Posts tagged with: sacrifice

Blog author: jsunde
Tuesday, September 20, 2016
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pearl-and-leavenIn its 2,000-year history, the church has actively integrated evangelism and social action in powerful and transformative ways. Yet for many of today’s Christians, we feel as though we must choose between a life of ministry and cultural engagement, that our vocational paths are inevitably torn between “saving souls” and “serving justice.”

In the Bible, however, we see both calls woven together — “fill the earth and subdue it” (Gen. 1:28) and “go and make disciples of all nations” (Matt. 28:19). They were not meant to be taken separately, pieced apart and divided up among believers based on our individual strengths or giftings.

We are called to a life of holistic discipleship, filled with a faith that’s integrated with cultural witness. We are called to be both “a pearl and a leaven,” as Jessica Driesenga puts it in The Church’s Social Responsibility, a new collection of essays on evangelicalism and social justice.

“When we survey Christians’ posture toward the world, it can seem as though there is an either-or decision to be made: either choose to be a part of the world or separate yourself from it for the sake of the gospel,” Driesenga writes. “But these tasks ought to be seen as necessary counterparts to each other.” (A partial excerpt of Driesenga’s essay is available at Letters to the Exiles blog.)

Pointing to a metaphor used by theologian Herman Bavinck, Driesenga reminds us of Jesus’ parables comparing the kingdom of heaven to a leaven (Matt. 13:33) and a pearl (Matt. 13:45–46). “These two metaphors, mixed as they may seem, are Bavinck’s way of understanding the dual tasks given to humanity: to preserve and preach the good news of Christ and to take the world that has been given to us and make something of it.” (more…)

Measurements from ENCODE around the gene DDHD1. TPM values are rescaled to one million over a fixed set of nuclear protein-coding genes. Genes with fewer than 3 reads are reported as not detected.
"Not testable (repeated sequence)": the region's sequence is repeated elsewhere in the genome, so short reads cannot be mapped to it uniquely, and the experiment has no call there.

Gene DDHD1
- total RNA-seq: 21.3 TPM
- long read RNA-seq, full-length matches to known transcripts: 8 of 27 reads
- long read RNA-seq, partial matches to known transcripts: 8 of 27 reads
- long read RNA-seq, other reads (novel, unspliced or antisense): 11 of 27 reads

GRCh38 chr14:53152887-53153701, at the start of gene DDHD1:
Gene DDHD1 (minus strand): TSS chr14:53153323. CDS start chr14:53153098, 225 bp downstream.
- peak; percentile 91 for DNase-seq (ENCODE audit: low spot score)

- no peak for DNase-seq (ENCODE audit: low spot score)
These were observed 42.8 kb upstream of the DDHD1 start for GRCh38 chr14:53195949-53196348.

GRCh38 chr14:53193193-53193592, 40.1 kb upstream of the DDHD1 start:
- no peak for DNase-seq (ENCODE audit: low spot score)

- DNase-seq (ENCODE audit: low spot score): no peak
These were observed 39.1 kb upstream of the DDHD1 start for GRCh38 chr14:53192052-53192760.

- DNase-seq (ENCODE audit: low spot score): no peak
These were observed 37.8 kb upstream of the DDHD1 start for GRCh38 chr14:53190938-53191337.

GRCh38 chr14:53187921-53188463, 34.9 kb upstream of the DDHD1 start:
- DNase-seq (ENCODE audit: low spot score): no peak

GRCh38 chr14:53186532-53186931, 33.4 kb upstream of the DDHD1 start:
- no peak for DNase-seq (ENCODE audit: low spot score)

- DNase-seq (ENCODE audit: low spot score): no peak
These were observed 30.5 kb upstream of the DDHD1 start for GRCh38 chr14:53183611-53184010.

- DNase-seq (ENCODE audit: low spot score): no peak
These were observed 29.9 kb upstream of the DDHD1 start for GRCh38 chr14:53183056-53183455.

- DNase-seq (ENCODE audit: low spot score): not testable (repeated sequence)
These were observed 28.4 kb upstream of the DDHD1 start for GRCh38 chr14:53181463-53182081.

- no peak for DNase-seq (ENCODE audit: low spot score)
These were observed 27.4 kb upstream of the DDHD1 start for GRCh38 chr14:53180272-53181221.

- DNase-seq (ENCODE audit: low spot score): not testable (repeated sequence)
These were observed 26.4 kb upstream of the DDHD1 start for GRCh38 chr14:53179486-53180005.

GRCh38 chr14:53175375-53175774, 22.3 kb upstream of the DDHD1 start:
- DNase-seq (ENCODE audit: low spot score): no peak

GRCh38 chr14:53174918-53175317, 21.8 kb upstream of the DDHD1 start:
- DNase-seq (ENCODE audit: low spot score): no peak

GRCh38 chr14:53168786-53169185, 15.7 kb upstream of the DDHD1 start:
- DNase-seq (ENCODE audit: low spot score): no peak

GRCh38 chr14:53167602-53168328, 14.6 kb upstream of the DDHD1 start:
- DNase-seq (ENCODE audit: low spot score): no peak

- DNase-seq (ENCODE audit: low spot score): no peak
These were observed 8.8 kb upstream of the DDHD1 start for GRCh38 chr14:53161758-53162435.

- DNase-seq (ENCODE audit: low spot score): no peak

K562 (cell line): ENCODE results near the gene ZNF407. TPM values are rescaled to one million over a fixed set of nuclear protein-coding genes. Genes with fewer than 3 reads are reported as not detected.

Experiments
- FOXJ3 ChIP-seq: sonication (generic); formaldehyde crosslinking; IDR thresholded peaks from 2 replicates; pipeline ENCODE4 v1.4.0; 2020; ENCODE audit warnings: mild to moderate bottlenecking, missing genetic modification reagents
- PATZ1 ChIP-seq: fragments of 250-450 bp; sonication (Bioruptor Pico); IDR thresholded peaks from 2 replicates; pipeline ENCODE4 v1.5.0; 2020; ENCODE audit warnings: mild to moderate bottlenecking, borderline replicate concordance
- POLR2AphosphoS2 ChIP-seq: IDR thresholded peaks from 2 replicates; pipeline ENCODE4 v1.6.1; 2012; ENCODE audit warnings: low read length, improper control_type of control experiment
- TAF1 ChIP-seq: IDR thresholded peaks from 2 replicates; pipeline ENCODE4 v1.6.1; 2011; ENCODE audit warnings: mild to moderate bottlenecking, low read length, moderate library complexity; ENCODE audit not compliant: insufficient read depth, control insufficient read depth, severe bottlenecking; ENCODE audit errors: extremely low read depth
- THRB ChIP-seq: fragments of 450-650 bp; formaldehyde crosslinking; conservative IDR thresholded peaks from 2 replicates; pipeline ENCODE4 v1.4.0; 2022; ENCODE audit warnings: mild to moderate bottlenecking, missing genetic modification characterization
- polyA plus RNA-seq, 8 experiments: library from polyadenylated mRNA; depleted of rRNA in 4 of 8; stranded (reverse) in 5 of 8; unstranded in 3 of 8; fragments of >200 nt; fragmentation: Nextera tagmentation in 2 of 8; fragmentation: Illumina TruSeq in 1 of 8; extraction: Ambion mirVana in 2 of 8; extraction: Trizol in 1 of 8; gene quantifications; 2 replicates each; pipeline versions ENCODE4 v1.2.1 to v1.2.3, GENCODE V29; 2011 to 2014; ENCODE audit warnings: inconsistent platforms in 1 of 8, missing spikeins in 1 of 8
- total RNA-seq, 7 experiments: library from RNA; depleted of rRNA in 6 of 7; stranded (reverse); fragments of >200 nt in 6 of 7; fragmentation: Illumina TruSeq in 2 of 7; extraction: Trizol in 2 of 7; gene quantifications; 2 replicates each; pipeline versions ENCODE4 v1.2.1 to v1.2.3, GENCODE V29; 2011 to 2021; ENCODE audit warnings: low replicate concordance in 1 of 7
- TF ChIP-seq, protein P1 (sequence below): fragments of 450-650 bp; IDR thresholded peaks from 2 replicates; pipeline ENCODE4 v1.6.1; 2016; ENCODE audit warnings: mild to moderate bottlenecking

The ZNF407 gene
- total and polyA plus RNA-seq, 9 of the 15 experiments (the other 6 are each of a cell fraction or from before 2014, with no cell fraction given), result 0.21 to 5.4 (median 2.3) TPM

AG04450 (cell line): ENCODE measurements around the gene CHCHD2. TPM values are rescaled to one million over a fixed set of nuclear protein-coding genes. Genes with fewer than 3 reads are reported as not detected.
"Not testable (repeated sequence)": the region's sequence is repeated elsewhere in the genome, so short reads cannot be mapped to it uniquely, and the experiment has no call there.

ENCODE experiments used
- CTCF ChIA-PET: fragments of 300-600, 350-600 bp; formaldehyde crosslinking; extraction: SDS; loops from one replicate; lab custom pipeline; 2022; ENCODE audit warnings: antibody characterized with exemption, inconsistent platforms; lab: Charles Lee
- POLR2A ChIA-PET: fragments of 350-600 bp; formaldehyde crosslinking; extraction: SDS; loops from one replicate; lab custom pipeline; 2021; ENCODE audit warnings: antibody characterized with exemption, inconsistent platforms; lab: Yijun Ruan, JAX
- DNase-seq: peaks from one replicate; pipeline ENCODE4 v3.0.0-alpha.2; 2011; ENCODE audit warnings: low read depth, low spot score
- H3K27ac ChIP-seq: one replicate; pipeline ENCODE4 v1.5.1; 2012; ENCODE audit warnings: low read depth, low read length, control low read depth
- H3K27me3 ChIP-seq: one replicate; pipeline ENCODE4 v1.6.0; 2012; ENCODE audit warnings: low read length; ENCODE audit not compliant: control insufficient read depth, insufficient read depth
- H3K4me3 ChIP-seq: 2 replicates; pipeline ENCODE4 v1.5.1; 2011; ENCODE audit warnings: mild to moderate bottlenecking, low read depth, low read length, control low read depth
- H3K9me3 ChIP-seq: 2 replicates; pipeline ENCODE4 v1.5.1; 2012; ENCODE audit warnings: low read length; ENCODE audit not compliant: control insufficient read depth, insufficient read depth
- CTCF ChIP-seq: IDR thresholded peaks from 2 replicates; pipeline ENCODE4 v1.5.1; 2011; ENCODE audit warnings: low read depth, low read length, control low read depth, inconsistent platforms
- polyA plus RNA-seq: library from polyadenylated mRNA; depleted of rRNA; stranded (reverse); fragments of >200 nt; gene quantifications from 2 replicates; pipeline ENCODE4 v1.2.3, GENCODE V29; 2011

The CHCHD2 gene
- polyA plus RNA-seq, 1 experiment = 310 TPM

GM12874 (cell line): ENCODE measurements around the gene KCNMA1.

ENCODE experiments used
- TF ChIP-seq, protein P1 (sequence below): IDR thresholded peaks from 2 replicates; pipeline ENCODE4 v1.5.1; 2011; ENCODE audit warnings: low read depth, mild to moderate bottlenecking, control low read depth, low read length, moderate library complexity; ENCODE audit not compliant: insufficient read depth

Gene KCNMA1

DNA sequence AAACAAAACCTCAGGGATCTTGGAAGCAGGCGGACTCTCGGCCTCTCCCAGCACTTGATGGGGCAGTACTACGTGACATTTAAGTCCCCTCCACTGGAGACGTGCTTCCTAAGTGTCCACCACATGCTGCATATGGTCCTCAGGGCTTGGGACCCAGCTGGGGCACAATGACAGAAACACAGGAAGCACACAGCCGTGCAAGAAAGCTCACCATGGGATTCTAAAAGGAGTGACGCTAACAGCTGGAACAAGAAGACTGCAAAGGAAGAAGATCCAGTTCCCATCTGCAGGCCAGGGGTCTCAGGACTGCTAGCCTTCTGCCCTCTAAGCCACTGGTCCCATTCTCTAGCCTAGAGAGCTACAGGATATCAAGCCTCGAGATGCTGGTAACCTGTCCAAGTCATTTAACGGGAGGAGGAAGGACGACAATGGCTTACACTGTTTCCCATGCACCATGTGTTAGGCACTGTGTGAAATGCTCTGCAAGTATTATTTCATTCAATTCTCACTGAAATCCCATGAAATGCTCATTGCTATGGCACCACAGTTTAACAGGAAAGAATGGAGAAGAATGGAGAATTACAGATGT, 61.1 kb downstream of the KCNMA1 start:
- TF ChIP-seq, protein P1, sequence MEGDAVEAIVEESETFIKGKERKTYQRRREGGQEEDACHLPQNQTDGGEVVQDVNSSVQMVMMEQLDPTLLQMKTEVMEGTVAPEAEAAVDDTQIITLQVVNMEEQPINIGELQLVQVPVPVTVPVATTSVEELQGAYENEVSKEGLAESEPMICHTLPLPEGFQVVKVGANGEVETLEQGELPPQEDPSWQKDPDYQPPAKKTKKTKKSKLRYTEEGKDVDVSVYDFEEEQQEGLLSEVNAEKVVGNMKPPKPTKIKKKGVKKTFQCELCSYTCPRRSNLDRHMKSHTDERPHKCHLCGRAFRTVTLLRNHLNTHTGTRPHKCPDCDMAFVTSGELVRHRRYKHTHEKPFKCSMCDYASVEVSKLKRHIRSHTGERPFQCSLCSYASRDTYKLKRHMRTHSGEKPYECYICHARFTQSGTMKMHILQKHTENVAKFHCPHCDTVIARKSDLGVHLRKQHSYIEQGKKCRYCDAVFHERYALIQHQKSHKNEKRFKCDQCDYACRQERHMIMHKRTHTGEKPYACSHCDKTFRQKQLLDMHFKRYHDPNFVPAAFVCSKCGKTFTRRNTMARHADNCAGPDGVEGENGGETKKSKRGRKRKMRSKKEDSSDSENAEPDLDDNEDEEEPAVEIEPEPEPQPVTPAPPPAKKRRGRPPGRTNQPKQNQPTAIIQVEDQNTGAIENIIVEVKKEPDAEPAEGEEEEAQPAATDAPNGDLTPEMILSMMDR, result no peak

halo-effect1As church attendance continues to decline across the West, many have lamented the spiritual and social side effects, namely a weakening of civil society and the fabric of community life. What’s less discussed, however, is the economic impact of such a decline.

In a new study published by Cardus, Dr. Michael Wood Daly of the University of Toronto explores this very thing, researching the “economic value” of ten Toronto congregations, and finding “a cumulative estimated economic impact of approximately $45 million,” based on a combined budget of only $10 million. The study refers to this as the “halo effect,” noting the church’s value to the community, whether through social capital, community services, or physical resources and infrastructure.

The research builds on an existing framework from a pilot study done in 2010 by Partners for Sacred Spaces and the University of Pennsylvania, which resulted in similar findings. Focusing on 12 congregations, the Pennsylvania study found an economic contribution of roughly $52 million, concluding that local congregations can “now be viewed as critical economic catalysts.” Both studies evaluated a range of variables in the seven key categories, including (1) open space, (2) direct spending, (3) education, (4) magnet effect, (5) individual impacts, (6) community development, and (7) social capital and care. (more…)

retired-workAs Christians in the modern economy, we face a constant temptation to limit our work and stewardship to the temporal and the material, focusing only on “putting in our 40,” working for the next paycheck, and tucking away enough cash for a cozy retirement.

Such priorities have led many to absorb the most consumeristic features of the so-called “American Dream,” approaching work only as a means for retirement, and retirement only as a “dead space” for recreation and leisure.

Yet as retiree Glynn Young reminds us, God never intended for our work and stewardship to end or sunset as we get older. Though our “day jobs” and economic activities may conclude, there is always plenty of work to be done:

As the time approached for me to seriously considering retiring, I discovered something: retirement is not a biblical concept.

Moses led the Israelites until he died and God buried him somewhere in Moab. David was king until he died. Paul and Peter continued their ministries until they were martyred. Even the Apostle John, exiled on Patmos, the only disciple who (it’s believed) died of old age, was still working, writing down the vision given him.

The Bible has no retirement road map. But it does have a concept that applies to retirement in the twenty-first century, and that concept is stewardship.

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Blog author: jsunde
Thursday, February 18, 2016